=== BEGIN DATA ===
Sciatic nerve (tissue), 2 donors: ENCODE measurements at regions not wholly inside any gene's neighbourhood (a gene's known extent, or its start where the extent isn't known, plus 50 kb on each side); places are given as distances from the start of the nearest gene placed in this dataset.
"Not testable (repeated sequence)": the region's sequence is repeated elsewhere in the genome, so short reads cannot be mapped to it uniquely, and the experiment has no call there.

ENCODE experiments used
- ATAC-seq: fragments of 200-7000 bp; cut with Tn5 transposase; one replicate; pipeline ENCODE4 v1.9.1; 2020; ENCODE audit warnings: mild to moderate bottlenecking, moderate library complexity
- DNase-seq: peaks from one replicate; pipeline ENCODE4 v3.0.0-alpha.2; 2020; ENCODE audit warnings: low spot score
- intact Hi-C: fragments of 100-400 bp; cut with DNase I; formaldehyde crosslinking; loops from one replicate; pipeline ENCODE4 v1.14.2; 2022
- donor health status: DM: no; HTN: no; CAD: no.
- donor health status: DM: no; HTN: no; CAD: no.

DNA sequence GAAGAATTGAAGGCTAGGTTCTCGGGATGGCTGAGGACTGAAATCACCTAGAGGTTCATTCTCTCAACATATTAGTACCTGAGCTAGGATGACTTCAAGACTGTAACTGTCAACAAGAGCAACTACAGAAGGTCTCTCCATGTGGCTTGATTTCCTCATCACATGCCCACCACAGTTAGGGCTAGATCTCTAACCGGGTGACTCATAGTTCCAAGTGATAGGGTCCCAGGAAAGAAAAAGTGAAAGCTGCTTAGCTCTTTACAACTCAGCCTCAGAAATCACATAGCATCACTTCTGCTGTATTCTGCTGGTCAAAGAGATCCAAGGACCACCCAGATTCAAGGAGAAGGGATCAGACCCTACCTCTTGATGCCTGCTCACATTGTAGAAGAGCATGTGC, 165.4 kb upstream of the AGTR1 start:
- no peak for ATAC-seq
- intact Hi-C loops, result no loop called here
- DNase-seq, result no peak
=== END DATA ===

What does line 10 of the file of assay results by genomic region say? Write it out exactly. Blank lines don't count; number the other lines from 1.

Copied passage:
- no peak for ATAC-seq